Tortoises Need Heat and Light

This healthy desert tortoise enjoys the warm sun.

We are reaching the mid-point of our second season here at the San Diego Zoo Desert Tortoise Conservation Center in Las Vegas, and we are seeing an increase in the number of pet desert tortoises surrendered to the Pet Tortoise Hotline. However, a large number of these pet tortoises arrive with a number of different health issues, most resulting from improper housing and diet. These can lead to a number of different conditions ranging from upper respiratory conditions to metabolic bone disease.

Since the entire shell of a tortoise is made up of bone and keratin, it is very important to feed them foods high in calcium to maintain the shell’s rigidity. As tortoises bask in the sun, they are not only soaking up the UV rays needed for calcium metabolism, but they are also warming themselves so that they can properly digest their food. Without the heat, even if they are eating, they are not digesting or getting the nutrients they need.

Rachel examines a tortoise at the Center.

In one case we saw this year, three tortoises were surrendered to the hotline. They had been living in an aquarium without any heat or light and were fed lettuce for several years before finally being surrendered. By the time they came to us, their condition was so severe that they were only barely alive. Their shells were flat and so soft that they bent inward with the most gentle touch. In addition, their beaks didn’t develop properly, they had severe edema all over their bodies, and they were very ill. These conditions are the direct result of nothing more than the tortoises being housed indoors and not being fed properly.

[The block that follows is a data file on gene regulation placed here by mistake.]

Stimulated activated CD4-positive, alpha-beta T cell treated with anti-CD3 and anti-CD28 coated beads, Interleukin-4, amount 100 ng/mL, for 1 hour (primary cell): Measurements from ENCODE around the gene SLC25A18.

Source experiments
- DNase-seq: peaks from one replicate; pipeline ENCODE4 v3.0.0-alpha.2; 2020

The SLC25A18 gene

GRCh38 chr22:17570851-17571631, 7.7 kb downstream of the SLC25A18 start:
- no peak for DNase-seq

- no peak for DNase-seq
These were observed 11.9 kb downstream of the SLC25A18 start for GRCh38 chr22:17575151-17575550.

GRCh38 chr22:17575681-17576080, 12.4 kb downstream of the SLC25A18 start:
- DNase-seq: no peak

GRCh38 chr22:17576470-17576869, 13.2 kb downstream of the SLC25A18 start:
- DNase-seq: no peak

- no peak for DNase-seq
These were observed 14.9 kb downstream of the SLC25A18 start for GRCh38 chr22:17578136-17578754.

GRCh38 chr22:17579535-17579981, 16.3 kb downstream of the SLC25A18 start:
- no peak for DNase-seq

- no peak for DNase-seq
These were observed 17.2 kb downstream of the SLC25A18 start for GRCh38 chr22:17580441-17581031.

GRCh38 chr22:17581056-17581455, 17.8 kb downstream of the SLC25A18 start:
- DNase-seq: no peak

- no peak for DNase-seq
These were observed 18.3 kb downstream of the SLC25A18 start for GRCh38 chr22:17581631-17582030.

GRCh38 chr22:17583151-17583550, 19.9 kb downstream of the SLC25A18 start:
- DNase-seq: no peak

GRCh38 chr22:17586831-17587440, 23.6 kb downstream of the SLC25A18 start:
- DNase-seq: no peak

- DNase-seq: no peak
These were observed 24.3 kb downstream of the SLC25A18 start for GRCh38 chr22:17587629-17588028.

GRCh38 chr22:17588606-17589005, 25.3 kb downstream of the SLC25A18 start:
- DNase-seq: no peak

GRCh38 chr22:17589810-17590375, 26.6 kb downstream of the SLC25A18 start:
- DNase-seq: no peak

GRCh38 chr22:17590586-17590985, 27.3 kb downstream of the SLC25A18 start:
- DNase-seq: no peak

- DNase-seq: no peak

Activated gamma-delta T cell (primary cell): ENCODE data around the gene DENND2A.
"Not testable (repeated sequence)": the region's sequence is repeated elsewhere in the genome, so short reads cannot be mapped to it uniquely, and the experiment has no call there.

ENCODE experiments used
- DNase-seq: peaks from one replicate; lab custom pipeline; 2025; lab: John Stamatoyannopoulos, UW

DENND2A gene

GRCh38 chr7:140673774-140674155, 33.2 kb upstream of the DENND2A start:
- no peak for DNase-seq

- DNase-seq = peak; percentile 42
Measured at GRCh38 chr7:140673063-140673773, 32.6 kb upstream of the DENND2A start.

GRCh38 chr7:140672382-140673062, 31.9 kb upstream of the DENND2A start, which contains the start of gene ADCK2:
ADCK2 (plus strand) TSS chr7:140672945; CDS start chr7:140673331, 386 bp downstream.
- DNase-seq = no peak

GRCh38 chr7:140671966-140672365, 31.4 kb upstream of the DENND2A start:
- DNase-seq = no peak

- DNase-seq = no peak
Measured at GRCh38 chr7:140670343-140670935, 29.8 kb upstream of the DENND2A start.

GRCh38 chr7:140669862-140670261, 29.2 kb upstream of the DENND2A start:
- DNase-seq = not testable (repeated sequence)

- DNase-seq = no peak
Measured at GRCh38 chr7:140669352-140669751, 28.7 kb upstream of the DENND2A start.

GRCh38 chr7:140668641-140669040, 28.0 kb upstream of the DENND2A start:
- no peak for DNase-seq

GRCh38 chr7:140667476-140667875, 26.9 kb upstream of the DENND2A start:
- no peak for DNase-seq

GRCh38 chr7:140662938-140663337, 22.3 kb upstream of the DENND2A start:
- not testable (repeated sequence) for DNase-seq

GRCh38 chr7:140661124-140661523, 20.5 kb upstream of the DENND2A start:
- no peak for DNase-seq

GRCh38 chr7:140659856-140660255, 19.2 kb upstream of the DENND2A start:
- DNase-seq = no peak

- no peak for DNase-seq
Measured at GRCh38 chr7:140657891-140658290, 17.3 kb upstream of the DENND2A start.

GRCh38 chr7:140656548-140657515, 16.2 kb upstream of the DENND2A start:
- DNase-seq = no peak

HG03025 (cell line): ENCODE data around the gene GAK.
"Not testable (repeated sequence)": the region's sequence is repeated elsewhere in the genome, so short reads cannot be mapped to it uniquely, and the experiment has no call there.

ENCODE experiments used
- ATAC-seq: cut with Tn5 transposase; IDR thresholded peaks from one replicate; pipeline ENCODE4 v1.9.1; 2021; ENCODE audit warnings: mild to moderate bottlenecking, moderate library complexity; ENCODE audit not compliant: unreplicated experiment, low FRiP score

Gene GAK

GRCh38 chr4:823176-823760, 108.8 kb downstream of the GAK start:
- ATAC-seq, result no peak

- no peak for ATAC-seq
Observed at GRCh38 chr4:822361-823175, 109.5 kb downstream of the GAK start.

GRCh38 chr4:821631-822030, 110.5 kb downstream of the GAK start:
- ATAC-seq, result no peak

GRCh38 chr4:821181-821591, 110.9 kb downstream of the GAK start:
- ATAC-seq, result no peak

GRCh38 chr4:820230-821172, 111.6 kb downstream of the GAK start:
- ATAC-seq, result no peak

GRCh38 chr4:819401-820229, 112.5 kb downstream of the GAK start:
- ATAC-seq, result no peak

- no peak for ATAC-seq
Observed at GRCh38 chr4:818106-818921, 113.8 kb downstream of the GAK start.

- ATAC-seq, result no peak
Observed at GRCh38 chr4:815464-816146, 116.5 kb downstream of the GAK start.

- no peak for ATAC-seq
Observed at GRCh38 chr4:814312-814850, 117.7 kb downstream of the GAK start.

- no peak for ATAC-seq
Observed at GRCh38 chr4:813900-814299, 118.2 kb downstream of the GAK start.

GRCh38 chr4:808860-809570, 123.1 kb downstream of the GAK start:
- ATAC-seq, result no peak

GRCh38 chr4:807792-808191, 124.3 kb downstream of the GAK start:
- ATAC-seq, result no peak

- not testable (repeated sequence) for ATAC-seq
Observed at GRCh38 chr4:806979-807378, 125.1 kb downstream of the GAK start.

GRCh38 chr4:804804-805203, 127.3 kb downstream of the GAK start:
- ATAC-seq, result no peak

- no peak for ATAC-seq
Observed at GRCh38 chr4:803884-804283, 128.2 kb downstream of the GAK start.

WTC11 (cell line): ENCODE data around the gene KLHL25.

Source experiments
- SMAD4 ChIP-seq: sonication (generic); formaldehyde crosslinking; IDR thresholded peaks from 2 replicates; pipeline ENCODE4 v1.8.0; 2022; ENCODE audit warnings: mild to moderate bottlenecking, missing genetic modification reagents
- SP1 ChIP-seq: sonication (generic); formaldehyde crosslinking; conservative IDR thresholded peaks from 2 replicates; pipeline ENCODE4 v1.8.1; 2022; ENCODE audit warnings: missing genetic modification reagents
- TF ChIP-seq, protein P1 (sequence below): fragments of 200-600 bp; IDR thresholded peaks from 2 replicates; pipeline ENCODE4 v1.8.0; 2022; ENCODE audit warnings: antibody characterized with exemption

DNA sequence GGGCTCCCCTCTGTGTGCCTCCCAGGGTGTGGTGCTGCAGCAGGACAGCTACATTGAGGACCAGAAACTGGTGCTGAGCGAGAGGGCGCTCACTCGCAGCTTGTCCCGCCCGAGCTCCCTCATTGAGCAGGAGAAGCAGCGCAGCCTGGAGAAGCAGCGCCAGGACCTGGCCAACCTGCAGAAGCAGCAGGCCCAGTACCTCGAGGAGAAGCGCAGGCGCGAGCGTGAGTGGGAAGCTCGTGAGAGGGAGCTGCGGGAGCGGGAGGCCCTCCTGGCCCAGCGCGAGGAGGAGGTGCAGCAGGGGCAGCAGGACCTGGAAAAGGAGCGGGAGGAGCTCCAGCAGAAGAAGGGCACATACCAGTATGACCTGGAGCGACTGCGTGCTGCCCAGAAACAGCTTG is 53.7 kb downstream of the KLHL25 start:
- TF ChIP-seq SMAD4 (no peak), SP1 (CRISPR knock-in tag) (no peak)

In another case, a tortoise came to us severely emaciated with old dog bite wounds all over her carapace (see a post about this problem: Family Dog Loves Pet Tortoise Too Much?). Because the family dog kept trying to use her as a chew toy, she was kept in a closet without heat or light where she was fed lettuce and fruit (not ideal for tortoises). Today, that tortoise is emaciated because, even though she was given food, she was unable to digest it without heat and light. She is just one of a number of tortoises we are rehabilitating so that some day they will be healthy enough to be released to the wild where they will contribute to the recovery of wild populations.